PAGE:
Death Takes No Bribes

Anacreonta 36

“If wealth could give mortals life
in exchange for gold,
I would work hard on saving it,
So when Death came for me,
It could take payment and move on.

But if it is impossible for mortals
To purchase any more of life,
Why do I groan pointlessly?
And why do I mourn out loud?

Since death cannot be bought,
What use is gold to me?

I want to drink,
To drink sweet wine,
To spend time with my friends
And to honor Aphrodite
On downy beds.”

ὁ Πλοῦτος εἴ γε χρυσοῦ
τὸ ζῆν παρεῖχε θνητοῖς,
ἐκαρτέρουν φυλάττων,
ἵν᾿, ἂν Θάνατος ἐπέλθῃ,
λάβῃ τι καὶ παρέλθῃ.
εἰ δ᾿ οὖν μὴ τὸ πρίασθαι
τὸ ζῆν ἔνεστι θνητοῖς,
τί καὶ μάτην στενάζω;
τί καὶ γόους προπέμπω;
θανεῖν γὰρ εἰ πέπρωται,
τί χρυσὸς ὠφελεῖ με;
ἐμοὶ γένοιτο πίνειν,
πιόντι δ᾿ οἶνον ἡδὺν
ἐμοῖς φίλοις συνεῖναι,
ἐν δ᾿ ἁπαλαῖσι κοίταις
τελεῖν τὰν Ἀφροδίταν.

A still life oil painting. There is a skull prominently in the center, on top of money bags with documents protuding from below. on the left is a violin
N. L. Peschier, “Skull, Money Bags, and Documents” 1661

All the Simons You’ll Ever Need

Diogenes Laertius, Lives of the Eminent Philosophers 2.13: Simon

“Simon was an Athenian and a leather-worker. Socrates used to go to his workshop and talk to him and he wrote down everything he remembered. This is why people call his dialogues “leathered”. There are thirty of them in one book.

[list of dialogues]

People say that Simon was the first person to have dialogues in the Socratic fashion. When Pericles said he would fund him and asked him to join his side, Simon said “I would never sell my freedom of speech”. Another Simon composed speeches On Rhetoric; a second was a doctor around the time of Seleukos Nicanor; a third was a sculptor.”

Σίμων Ἀθηναῖος, σκυτοτόμος. οὗτος ἐρχομένου Σωκράτους ἐπὶ τὸ ἐργαστήριον καὶ διαλεγομένου τινά, ὧν ἐμνημόνευεν ὑποσημειώσεις ἐποιεῖτο· ὅθεν σκυτικοὺς αὐτοῦ τοὺς διαλόγους καλοῦσιν. εἰσὶ δὲ τρεῖς καὶ τριάκοντα ἐν ἑνὶ φερόμενοι βιβλίῳ·

Οὗτος, φασί, πρῶτος διελέχθη τοὺς λόγους τοὺς Σωκρατικούς. ἐπαγγειλαμένου δὲ Περικλέους θρέψειν αὐτὸν καὶ κελεύοντος ἀπιέναι πρὸς αὐτόν, οὐκ ἂν ἔφη τὴν παρρησίαν ἀποδόσθαι.

Γέγονε δὲ καὶ ἄλλος Σίμων ῥητορικὰς τέχνας γεγραφώς· καὶ ἕτερος ἰατρὸς κατὰ Σέλευκον τὸν Νικάνορα· καί τις ἀνδριαντοποιός.

From Michael Apostolios, Paroemiographer

“I know Simôn and Simôn knows me.” There were two leaders, Nikôn and Simôn. Simon overpowered him because he was a man of the worst ways and it is said that he erased all memory of Nikôn. This proverb is used for people who recognize the evil in one another.”

Οἶδα Σίμωνα καὶ Σίμων ἐμέ: δύο ἐγένοντο ἡγεμόνες, Νίκων καὶ Σίμων. ὑπερίσχυσε δὲ ὁ Σίμων κακοτροπώτατος ὢν, ὥστε καὶ τὴν ἐπὶ Νίκωνα φήμην ἀπαλεῖψαι. λεχθείη δ’ ἂν ἡ παροιμία ἐπὶ τῶν ἀλλήλους ἐπὶ κακίᾳ γινωσκόντων.

From the Suda,  tau 293

“Telkhines: evil gods. Or jealous and harmful humans. There were two Telkhines, Simôn and Nikôn. Nikôn overpowered and erase dthe memory of Simôn. So, there is the proverb, “I know Simon and Simon knows me. This is used for those who recognize evil in one another.”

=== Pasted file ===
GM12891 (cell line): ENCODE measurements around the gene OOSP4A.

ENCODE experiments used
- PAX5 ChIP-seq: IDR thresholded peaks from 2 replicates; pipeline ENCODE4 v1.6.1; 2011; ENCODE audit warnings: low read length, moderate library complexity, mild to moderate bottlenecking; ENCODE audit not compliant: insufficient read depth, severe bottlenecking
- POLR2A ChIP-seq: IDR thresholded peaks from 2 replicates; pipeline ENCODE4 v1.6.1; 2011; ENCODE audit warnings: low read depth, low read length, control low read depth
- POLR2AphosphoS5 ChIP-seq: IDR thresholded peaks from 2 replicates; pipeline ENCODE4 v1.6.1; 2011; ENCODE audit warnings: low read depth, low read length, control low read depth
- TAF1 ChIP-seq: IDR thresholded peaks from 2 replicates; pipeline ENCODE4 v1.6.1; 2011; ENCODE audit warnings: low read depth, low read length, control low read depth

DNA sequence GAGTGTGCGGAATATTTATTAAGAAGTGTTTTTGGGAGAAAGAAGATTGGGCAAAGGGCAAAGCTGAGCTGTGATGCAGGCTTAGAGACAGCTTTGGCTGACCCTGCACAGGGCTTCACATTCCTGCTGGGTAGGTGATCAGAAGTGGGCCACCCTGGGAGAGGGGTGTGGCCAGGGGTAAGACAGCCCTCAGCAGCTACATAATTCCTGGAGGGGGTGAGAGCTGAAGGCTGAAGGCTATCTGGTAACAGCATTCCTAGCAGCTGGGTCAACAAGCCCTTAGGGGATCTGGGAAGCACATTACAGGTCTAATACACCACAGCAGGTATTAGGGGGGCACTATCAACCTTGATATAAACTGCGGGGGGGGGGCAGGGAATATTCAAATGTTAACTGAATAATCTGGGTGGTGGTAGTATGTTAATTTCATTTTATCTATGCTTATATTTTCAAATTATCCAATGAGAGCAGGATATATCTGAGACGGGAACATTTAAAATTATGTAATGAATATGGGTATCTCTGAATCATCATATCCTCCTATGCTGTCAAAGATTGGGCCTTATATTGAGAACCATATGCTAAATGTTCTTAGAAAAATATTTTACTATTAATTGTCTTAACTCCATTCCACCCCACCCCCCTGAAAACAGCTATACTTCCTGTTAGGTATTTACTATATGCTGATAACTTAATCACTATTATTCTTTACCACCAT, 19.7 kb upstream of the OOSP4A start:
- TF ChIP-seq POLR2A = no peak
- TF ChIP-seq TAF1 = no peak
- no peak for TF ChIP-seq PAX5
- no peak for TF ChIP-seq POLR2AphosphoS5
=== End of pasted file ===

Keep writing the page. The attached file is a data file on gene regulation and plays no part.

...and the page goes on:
Τελχῖνες: πονηροὶ δαίμονες. ἢ ἄνθρωποι φθονεροὶ καὶ βάσκανοι. δύο ἐγένοντο Τελχῖνες, Σίμων καὶ Νίκων. ὑπερίσχυσε δὲ ὁ Νίκων τὴν ἐπὶ Σίμωνι φήμην ἀπαλεῖψαι. καὶ παροιμία· οἶδα Σίμωνα καὶ Σίμων ἐμέ. ἐπὶ τῶν ἀλλήλους ἐπὶ κακίᾳ γινωσκόντων.

Zenobius explains it all

“I know Simôn and Simôn knows me”: There were two leaders who were evil Telkhinians by birth—for they were making the land infertile by spraying it with water from the Styx. They were Simôn and Nikôn. Simon overpowered because he was the most evil in his ways with the result that he erased any memory of Nikôn. For this reason in the proverb they only name Simôn. The proverb is applied to those who recognize the evil in one another.”

Οἶδα Σίμωνα καὶ Σίμων ἐμέ: Τελχίνων φύσει βασκάνων ὄντων, (καὶ γὰρ τῷ τῆς Στυγὸς ὕδατι τὴν  γῆν καταῤῥαίνοντες ἄγονον ἐποίουν,) δύο ἐγένοντο ἡγεμόνες, Σίμων καὶ Νίκων. ῾Υπερίσχυε δὲ ὁ Σίμων κακοτροπώτατος ὢν, ὥστε τὴν ἐπὶ Νίκωνι φήμην ἀπαλεῖψαι. Διόπερ οἱ παροιμιαζόμενοι μόνον τὸν Σίμωνα ὀνομάζουσι. Λεχθείη δ’ ἂν ἡ παροιμία ἐπὶ τῶν ἀλλήλους ἐπὶ κακίᾳ γινωσκόντων.

Sigma 447 [A completely different Simon]

“Simôn, Simonos: a proper name and also a proverb: “No one is more thieving than Simôn.” And Aristophanes adds that whenever [people] see Simôn, they immediately turn into wolves. He was a Sophist who took public property for his own. Simôn and Theoros and Kleonymos are perjurers. Aristophanes has, “if a thunderbolt hits perjurers, how did it not burn Simôn, or Kleônumos or Theôros?”

Σίμων, Σίμωνος: ὄνομα κύριον. καὶ παροιμία· Σίμωνος ἁρπακτικώτερος. ᾿Αριστοφάνης· ὅταν ἴδωσι Σίμωνα, λύκοι ἐξαίφνης γίνονται. σοφιστὴς δὲ ἦν, ὃς τῶν δημοσίων ἐνοσφίζετο. Σίμων καὶ Θέωρος καὶ Κλεώνυμος, οὗτοι ἐπίορκοι. ᾿Αριστοφάνης· εἴπερ βάλλει τοὺς ἐπιόρκους ὁ κεραυνός, πῶς δῆτ’ οὐχὶ Σίμων’ ἐνέπρησεν οὐδὲ Κλεώνυμον οὐδὲ Θέωρον; καί τοι σφόδρα γ’ εἰσὶν ἐπίορκοι.

Stacks of Cash from the Lecture Circuit

Dio Chrysostom, The Fifty-Fourth Discourse: On Socrates 1

“Hippias of Elis, Gorgias of Leontini, along with the sophists Polos and Prodikos were prominent in Greece at a certain time and earned a fantastic reputation, not merely in the rest of the cities, but in Sparta and Athens too. They made a lot of money, both at public expense in some states and from certain aristocrats, kings, and private citizens, to the extent that each was able.

Yet, they gave many public presentations that didn’t have the smallest shred of thought to them, but were the kinds of words from which one can harvest money from fools. There was another man from Abdera, who was so far from gaining wealth from others was not only destroying his own inheritance bit by bit, but he eventually lost all his wealth pursuing philosophy. It is clear that he was foolishly searching for something that brought him no advantage.

Ἱππίας ὁ Ἠλεῖος καὶ Γοργίας ὁ Λεοντῖνος καὶ Πῶλος καὶ Πρόδικος οἱ σοφισταὶ χρόνον τινὰ ἤνθησαν ἐν τῇ Ἑλλάδι καὶ θαυμαστῆς ἐτύγχανον φήμης, οὐ μόνον ἐν ταῖς ἄλλαις πόλεσιν, ἀλλὰ καὶ ἐν τῇ Σπάρτῃ καὶ παρ᾿ Ἀθηναίοις, καὶ χρήματα πολλὰ συνέλεξαν, δημοσίᾳ τε παρὰ τῶν πόλεων1 καὶ παρὰ δυναστῶν τινων καὶ βασιλέων καὶ ἰδιωτῶν, ὡς ἕκαστος ἔχοι δυνάμεως. ἔλεγον δὲ πολλοὺς μὲν λόγους, νοῦν δὲ οὐκ ἔχοντας οὐδὲ βραχύν· ἀφ᾿ ὧν ἔστιν, οἶμαι, χρήματα πορίζειν καὶ ἀνθρώπους ἠλιθίους ἀρέσκειν.